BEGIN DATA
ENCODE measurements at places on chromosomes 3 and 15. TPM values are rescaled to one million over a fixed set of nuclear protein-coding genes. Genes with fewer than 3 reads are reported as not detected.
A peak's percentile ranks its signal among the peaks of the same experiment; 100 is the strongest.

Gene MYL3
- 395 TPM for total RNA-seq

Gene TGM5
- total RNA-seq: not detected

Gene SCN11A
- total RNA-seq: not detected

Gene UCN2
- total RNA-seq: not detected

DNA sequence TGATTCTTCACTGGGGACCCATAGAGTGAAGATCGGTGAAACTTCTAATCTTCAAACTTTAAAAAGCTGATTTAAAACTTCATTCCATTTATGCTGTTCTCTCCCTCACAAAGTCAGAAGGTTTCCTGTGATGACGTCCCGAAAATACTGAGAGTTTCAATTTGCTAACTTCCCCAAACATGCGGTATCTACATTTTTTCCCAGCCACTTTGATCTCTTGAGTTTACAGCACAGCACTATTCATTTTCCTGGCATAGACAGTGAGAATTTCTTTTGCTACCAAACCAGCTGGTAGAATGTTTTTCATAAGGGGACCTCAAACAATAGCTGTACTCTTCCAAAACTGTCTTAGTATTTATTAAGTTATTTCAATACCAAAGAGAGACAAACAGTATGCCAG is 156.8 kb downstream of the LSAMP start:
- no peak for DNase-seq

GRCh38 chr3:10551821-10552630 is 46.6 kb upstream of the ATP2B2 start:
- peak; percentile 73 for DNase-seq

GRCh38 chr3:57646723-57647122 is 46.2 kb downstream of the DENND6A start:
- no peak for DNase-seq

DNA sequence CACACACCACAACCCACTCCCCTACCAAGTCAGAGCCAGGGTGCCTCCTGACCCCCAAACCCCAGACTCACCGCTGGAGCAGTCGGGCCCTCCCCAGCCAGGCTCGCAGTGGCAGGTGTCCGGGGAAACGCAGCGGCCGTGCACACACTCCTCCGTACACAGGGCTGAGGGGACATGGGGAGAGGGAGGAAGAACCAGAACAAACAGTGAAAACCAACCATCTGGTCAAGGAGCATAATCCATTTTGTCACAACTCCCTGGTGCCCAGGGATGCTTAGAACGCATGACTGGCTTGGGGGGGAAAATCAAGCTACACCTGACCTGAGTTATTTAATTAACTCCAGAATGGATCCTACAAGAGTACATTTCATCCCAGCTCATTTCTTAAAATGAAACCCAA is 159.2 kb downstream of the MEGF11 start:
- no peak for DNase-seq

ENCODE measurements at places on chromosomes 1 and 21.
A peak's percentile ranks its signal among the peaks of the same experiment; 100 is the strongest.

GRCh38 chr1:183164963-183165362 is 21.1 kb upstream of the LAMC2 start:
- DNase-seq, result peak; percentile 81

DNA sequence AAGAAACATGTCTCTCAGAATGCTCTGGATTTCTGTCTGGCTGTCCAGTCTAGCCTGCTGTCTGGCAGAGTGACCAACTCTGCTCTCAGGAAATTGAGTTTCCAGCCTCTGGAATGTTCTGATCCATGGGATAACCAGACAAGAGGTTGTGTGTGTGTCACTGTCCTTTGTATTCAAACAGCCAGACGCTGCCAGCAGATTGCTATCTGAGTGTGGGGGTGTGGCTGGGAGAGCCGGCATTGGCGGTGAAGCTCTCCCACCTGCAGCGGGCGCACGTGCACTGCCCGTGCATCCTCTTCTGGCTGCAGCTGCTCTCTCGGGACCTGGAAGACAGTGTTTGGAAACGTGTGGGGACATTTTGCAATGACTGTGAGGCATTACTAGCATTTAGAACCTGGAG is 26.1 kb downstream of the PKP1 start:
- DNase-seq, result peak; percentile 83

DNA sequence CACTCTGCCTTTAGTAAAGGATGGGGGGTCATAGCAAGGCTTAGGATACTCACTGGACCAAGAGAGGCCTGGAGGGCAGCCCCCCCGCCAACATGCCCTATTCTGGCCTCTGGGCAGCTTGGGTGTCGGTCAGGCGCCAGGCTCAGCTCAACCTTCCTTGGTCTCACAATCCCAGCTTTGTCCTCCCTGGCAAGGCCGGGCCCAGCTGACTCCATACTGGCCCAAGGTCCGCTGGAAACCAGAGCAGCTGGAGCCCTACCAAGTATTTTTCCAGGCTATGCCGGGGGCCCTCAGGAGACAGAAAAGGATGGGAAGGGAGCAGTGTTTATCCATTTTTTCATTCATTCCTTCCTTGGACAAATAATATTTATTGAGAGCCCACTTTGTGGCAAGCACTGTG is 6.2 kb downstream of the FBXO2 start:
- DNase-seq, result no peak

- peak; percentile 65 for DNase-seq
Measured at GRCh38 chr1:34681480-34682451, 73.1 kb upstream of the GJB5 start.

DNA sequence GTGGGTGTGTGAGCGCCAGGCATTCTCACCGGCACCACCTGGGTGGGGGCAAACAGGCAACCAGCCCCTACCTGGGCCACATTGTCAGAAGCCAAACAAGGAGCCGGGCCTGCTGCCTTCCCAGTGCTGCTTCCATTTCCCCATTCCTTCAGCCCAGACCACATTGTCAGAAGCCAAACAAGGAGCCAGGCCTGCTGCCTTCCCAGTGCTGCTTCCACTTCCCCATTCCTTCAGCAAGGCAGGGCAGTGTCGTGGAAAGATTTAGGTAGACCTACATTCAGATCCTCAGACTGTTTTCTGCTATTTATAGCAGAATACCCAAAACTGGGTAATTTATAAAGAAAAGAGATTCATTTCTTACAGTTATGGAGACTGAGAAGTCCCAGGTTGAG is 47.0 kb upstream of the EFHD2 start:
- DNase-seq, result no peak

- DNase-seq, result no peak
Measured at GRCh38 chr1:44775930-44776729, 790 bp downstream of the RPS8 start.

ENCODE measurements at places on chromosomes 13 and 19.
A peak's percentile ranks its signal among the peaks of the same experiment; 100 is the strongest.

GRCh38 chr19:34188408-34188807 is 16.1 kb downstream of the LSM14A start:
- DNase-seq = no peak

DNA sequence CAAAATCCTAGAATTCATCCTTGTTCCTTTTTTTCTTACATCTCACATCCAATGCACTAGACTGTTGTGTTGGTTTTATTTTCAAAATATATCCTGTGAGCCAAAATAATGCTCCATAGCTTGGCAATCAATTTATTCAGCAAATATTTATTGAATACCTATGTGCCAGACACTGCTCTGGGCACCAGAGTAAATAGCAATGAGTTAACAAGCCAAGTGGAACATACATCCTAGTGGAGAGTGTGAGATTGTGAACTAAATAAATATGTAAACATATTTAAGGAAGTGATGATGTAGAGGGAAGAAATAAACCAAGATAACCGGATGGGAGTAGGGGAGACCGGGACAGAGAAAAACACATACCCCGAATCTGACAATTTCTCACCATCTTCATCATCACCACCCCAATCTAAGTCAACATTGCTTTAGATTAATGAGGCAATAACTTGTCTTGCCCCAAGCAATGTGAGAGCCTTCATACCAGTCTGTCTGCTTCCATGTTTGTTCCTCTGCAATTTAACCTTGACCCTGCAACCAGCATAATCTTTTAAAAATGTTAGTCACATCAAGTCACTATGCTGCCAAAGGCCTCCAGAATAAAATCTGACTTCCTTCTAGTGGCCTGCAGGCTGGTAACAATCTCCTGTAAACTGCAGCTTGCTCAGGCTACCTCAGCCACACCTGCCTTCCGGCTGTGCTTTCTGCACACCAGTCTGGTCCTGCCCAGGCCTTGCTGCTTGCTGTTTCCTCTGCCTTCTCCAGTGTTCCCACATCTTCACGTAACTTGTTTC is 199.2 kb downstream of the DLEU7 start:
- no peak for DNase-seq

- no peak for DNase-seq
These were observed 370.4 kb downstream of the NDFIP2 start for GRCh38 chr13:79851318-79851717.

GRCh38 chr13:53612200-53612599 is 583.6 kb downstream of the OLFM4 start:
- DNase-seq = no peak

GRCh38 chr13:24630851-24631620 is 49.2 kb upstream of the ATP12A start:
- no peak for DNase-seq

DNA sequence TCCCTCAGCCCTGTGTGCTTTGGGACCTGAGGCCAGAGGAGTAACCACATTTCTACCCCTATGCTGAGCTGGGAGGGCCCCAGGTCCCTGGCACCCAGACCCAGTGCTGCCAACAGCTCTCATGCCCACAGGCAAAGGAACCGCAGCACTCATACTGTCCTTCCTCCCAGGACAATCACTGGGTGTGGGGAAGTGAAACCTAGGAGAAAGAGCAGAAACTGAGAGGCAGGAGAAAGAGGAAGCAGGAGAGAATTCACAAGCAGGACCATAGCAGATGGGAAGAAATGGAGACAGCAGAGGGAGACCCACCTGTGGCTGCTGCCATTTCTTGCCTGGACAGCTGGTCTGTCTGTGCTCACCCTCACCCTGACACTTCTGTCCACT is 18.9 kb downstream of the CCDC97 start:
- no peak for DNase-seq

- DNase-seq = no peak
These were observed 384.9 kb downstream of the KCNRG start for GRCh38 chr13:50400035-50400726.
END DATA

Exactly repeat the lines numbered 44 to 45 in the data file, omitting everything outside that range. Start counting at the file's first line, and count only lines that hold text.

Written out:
- no peak for DNase-seq

DNA sequence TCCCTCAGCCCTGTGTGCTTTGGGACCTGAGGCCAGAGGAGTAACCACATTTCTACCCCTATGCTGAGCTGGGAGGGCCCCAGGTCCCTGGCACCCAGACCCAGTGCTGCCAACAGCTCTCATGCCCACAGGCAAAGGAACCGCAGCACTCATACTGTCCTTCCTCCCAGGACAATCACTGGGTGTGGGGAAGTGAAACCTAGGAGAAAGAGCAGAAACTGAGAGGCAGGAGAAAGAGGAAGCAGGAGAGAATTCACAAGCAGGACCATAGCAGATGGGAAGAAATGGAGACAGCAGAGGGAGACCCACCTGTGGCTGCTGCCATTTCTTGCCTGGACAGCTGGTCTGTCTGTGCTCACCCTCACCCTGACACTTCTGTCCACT is 18.9 kb downstream of the CCDC97 start: